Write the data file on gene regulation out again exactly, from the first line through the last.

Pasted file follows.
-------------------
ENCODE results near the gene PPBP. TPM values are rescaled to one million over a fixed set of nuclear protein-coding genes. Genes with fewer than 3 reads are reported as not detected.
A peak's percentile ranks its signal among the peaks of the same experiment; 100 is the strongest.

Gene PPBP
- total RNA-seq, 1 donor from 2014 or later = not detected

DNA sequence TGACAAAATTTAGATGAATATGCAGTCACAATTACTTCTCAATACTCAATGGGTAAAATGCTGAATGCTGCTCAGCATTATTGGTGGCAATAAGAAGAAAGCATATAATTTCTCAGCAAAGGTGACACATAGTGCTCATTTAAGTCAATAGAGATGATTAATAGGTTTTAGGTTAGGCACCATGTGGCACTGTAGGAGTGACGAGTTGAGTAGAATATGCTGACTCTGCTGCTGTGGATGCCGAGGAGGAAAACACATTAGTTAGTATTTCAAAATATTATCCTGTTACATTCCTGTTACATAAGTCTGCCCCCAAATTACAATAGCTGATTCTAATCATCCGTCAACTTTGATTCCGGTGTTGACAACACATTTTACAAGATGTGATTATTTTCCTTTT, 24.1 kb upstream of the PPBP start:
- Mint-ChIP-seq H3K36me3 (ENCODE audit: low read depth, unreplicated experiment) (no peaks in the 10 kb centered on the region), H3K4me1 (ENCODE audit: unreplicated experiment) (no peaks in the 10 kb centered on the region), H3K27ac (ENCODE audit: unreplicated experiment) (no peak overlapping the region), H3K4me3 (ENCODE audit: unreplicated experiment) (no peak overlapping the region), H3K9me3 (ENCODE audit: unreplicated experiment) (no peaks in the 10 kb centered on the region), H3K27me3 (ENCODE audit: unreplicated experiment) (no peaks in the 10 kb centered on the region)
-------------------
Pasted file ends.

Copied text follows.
ENCODE results near the gene PPBP. TPM values are rescaled to one million over a fixed set of nuclear protein-coding genes. Genes with fewer than 3 reads are reported as not detected.
A peak's percentile ranks its signal among the peaks of the same experiment; 100 is the strongest.

Gene PPBP
- total RNA-seq, 1 donor from 2014 or later = not detected

DNA sequence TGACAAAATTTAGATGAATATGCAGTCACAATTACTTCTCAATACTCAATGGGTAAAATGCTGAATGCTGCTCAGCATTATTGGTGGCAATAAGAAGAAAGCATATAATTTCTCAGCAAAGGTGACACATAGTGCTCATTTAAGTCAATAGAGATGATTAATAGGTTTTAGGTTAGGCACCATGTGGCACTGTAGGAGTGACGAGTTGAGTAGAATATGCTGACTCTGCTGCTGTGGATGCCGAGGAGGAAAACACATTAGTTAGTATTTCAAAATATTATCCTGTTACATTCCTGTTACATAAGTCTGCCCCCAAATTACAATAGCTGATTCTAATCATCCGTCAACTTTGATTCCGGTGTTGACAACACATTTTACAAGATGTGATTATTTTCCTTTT, 24.1 kb upstream of the PPBP start:
- Mint-ChIP-seq H3K36me3 (ENCODE audit: low read depth, unreplicated experiment) (no peaks in the 10 kb centered on the region), H3K4me1 (ENCODE audit: unreplicated experiment) (no peaks in the 10 kb centered on the region), H3K27ac (ENCODE audit: unreplicated experiment) (no peak overlapping the region), H3K4me3 (ENCODE audit: unreplicated experiment) (no peak overlapping the region), H3K9me3 (ENCODE audit: unreplicated experiment) (no peaks in the 10 kb centered on the region), H3K27me3 (ENCODE audit: unreplicated experiment) (no peaks in the 10 kb centered on the region)